When looking at other fundamental factors, the commodity is getting moderate support from LME, SHFE and off-market inventory scenario along with cash-forward movements. The total zinc inventory at LME saw an extended fall in 2018 and slide by ~30% to ~130,000 MT, while a similar drop was witnessed in the On and Cancelled warrants too. Inventory at SHFE, albeit at a low base registered even a high drop by ~70% to 20,000 MT by the end of 2018. LME and SHFE together accounted for around 25-30% worth of the total zinc inventories globally (exchange and off-exchange inventories combined). While Televisory could not ascertain the actual numbers and movements for off-exchange inventories, a drop was seen here as well during 2018. Separately, zinc spot and LME 3M/LME 15 M forward backwardation increased in 2018. The average backwardation for the metal stood at $28 and $101/MT between Zinc cash to LME 3M and LME 15M forward contracts, with a major increase seen in the final quarter.

Furthermore, if mined and indirectly concentrate supply increases in 2019 as proposed and anticipated by major miners, the situation might cool off a bit at least on the backwardation side, though effects on inventory normalisation might take time to actualise. The inventory numbers as stated above are associated with refined metal, where a complete shift from deficit to normalisation would not be that easy. Another aspect which aids to ease of supply is the treatment and refining charges (TC-RC) of the commodity. TC-RC charges extended its fall in 2018 with some estimates showing the number averaging around $150 per MT for the year. There are expectations that TC-RC charges could increase and stay around $200 per MT for the majority of 2019, indicating an improvement in mined availability.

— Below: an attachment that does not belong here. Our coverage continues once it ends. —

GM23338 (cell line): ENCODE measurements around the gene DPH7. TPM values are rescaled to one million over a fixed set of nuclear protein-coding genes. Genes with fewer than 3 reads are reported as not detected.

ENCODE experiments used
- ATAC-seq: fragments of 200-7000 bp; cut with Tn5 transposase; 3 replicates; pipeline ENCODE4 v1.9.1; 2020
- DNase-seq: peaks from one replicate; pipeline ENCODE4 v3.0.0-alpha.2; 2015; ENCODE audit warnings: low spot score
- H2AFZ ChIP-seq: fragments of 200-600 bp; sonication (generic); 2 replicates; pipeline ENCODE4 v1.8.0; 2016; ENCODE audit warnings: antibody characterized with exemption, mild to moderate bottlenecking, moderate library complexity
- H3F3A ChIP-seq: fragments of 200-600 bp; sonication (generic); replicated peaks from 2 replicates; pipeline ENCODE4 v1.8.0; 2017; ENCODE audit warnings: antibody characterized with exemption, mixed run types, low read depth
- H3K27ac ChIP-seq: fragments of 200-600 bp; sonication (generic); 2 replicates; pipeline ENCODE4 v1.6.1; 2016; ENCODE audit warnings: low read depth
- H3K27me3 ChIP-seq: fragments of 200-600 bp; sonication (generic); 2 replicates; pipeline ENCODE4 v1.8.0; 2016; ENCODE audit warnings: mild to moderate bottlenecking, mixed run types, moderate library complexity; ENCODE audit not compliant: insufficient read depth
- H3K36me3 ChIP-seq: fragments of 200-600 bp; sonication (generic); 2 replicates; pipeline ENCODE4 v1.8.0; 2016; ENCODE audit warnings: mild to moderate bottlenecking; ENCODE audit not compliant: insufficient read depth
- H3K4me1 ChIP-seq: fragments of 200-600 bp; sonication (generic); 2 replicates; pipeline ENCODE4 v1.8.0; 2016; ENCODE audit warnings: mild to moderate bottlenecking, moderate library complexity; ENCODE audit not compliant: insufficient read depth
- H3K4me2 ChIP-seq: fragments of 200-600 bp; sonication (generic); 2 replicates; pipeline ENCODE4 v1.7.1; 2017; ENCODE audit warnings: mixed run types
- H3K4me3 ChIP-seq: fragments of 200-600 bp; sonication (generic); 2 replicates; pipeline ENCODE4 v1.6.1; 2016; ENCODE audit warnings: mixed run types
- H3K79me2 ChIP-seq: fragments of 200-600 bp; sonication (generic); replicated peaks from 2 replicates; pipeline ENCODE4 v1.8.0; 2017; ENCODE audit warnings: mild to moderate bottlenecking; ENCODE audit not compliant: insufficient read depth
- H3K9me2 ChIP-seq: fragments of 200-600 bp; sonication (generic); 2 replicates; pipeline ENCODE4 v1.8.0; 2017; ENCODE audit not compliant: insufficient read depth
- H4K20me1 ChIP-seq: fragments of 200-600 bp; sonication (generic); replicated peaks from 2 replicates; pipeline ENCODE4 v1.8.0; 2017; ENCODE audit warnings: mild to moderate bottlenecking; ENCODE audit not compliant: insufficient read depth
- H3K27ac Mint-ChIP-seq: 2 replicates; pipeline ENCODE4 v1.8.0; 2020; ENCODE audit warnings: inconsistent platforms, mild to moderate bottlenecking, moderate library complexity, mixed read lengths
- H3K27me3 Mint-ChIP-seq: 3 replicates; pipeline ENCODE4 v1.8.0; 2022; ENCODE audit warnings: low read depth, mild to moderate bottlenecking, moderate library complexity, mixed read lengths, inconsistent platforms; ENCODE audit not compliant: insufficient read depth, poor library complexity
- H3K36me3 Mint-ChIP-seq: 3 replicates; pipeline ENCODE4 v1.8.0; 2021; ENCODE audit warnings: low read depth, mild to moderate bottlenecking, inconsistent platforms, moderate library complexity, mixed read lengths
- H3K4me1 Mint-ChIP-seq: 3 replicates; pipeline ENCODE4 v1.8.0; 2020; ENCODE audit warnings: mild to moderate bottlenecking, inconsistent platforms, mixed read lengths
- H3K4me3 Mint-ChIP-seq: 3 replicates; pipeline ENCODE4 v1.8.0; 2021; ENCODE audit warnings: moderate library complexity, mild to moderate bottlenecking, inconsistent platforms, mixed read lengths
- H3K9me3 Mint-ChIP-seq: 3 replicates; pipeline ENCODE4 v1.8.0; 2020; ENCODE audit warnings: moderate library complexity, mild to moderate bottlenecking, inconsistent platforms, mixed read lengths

On the demand side, most aspects are not supportive of any strong improvement as the metal’s major consuming space; steel in itself is expected to witness a modest growth in 2019. The data from World Steel Association show that crude steel output might increase in a low single digit on a year-on-year comparison for 2019. Moreover, growth in production and demand for steel and other major base metals is being revised to lower levels for the current year and the next as macroeconomic scenario does not appear much positive, which was the case a couple of quarters ago. The economic data on manufacturing, real estate and construction, industrial production, inflation and other related sectors also show negativity, including the world GDP forecasts, which was trimmed down by agencies like IMF and World Bank in the last few months/quarters. China, which is the largest consumer and producer of almost all the major commodities including zinc witnessed weakness in industrial and other sectors as depicted through the PMI, IIP and other data including the GDP data published for 2018, which grew by 6.6%, its weakest growth in nearly three decades and the forecasts are for further lower reading in 2019. The economic data is weakening in other key developing and developed economies as well, with the US expected to see lower growth in coming quarters, whereas Germany, which is Europe’s largest economy just managed to avoid a recession after its 4th quarter growth increased marginally (as per provisional data).

Thus, the scenario is not as optimistic for Zinc as it was in the last few years. A huge fall in prices in the second half of 2018 was a reflection of the commodity’s specific as well as macroeconomic concerns being raised globally. The speculative activity might increase for zinc in 2019, while volatility is also expected to be higher in terms of price movement as we get the actual picture on supply addition from miners. This would be the key factor to watch as mined supply would dictate whether zinc metal records amelioration in concentrate and refined metal supply or not while it is also related to smelters negotiation (on TC-RC charges) and conversion of raw metal in the final product. taking a cue from the past, while mine supply definitely seems to increase, the pace of growth may not be as steady as planned which may support the commodity against extreme bearish sentiment in the near-term. Zinc spot-LME 3M and 15 M backwardation are seen reducing, while TC-RC charges are likely to improve in 2019. Televisory expect zinc to mainly trade in a broad range of $2400 on the lower side to $3000 on the higher side during the next few quarters.